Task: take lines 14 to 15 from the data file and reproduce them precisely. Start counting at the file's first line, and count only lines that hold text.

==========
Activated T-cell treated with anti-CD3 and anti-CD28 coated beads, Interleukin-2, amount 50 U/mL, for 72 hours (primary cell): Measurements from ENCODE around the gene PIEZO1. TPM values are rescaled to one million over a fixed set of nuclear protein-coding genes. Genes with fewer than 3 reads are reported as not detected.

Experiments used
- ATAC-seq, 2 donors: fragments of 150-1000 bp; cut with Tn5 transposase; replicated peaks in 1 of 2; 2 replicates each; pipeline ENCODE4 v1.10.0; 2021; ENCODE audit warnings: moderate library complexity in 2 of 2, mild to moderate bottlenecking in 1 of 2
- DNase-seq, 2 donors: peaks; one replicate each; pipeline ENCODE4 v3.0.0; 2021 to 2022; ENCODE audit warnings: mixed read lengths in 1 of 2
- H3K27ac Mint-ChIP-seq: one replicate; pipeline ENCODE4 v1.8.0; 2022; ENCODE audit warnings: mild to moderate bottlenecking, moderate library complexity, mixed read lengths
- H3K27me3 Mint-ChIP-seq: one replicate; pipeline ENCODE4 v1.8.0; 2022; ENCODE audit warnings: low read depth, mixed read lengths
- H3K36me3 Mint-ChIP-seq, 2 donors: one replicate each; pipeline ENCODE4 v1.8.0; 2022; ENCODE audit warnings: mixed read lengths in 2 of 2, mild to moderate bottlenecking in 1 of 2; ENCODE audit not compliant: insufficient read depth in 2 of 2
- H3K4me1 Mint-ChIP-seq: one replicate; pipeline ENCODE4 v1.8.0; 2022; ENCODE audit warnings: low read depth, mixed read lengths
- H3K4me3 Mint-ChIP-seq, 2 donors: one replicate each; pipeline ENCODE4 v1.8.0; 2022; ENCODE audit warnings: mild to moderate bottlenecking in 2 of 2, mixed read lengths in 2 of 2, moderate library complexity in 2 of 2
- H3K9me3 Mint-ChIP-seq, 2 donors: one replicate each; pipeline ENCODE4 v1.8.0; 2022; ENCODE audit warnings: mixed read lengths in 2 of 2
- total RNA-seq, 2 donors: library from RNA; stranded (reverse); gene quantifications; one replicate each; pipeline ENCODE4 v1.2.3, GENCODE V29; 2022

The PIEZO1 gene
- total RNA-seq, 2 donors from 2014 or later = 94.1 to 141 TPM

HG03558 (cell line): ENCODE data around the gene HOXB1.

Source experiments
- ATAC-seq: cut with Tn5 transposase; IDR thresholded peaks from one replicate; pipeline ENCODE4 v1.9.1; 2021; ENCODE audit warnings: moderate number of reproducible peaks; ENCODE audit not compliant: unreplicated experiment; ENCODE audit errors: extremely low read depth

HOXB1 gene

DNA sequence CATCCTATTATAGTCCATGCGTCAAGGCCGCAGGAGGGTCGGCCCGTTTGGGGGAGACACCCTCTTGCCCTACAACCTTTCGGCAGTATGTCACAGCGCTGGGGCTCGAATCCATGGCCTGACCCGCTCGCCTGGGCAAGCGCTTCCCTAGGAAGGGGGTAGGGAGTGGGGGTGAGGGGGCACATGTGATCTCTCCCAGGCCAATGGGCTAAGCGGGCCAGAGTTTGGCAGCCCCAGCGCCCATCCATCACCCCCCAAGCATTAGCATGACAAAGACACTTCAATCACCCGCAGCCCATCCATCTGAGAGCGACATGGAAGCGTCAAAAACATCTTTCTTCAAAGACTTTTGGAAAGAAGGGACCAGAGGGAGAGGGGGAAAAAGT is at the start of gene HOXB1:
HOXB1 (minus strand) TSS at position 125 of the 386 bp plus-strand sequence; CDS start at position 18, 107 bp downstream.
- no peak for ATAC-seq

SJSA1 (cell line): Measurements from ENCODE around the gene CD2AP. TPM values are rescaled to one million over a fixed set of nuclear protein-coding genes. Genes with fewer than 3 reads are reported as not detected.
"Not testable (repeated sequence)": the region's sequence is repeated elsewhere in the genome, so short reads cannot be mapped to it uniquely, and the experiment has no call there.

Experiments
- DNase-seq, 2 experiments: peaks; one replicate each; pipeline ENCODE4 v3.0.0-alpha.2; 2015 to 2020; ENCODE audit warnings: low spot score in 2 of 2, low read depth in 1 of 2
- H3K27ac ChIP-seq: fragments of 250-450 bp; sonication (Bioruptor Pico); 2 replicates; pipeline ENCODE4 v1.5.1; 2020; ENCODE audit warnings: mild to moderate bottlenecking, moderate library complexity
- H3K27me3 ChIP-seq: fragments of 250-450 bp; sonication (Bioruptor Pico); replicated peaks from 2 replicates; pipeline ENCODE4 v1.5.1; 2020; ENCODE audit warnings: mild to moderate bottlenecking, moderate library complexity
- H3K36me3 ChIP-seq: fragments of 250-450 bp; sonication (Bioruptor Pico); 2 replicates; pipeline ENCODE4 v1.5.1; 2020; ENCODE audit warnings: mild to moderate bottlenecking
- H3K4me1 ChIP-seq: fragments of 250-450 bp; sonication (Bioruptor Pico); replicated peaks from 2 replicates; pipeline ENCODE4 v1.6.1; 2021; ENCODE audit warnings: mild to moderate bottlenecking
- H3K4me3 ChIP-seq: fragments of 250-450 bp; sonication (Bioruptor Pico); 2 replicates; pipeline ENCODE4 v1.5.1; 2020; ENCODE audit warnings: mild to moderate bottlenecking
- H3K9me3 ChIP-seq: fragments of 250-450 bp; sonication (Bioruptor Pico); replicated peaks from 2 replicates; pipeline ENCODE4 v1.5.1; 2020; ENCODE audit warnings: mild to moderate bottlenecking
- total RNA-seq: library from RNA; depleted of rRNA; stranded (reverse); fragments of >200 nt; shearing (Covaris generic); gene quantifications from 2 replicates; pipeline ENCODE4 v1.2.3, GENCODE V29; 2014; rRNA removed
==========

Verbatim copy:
HG03558 (cell line): ENCODE data around the gene HOXB1.

Source experiments